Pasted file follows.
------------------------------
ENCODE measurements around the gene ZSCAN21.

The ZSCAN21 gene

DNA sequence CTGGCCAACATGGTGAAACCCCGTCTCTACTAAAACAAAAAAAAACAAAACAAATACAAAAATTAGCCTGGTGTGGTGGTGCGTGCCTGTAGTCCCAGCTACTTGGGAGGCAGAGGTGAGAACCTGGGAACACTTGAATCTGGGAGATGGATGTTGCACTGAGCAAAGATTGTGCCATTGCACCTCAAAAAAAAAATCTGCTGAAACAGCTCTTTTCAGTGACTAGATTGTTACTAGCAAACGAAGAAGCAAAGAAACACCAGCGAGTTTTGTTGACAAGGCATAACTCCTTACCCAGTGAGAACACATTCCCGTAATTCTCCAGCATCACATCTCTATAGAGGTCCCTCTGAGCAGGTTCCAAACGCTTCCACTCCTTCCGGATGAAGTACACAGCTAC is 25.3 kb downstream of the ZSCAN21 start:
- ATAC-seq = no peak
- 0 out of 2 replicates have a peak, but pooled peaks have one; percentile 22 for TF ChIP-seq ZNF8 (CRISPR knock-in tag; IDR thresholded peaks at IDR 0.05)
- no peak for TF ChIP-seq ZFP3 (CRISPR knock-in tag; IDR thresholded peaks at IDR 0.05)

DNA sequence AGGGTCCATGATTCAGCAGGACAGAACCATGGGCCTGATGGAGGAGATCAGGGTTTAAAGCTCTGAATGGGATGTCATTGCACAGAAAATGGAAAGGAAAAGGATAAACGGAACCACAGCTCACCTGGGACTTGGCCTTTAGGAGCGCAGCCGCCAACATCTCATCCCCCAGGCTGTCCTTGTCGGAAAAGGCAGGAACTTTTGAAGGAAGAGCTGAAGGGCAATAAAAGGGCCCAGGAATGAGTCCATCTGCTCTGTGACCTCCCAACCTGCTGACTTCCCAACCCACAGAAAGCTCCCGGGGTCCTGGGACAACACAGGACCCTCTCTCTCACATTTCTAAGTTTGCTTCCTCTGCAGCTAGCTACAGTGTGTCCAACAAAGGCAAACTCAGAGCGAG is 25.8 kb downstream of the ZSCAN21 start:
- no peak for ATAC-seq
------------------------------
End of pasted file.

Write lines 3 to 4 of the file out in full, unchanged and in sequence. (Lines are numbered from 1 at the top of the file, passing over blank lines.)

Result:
DNA sequence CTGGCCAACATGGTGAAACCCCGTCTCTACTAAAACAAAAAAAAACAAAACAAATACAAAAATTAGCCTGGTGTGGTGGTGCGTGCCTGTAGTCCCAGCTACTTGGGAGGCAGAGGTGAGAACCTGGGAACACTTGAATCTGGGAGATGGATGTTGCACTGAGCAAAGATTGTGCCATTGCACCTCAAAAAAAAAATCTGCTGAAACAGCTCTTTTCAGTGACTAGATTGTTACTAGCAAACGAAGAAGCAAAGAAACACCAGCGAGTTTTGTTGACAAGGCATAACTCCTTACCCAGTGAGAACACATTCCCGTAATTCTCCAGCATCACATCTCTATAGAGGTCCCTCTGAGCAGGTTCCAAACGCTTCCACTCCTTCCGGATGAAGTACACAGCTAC is 25.3 kb downstream of the ZSCAN21 start:
- ATAC-seq = no peak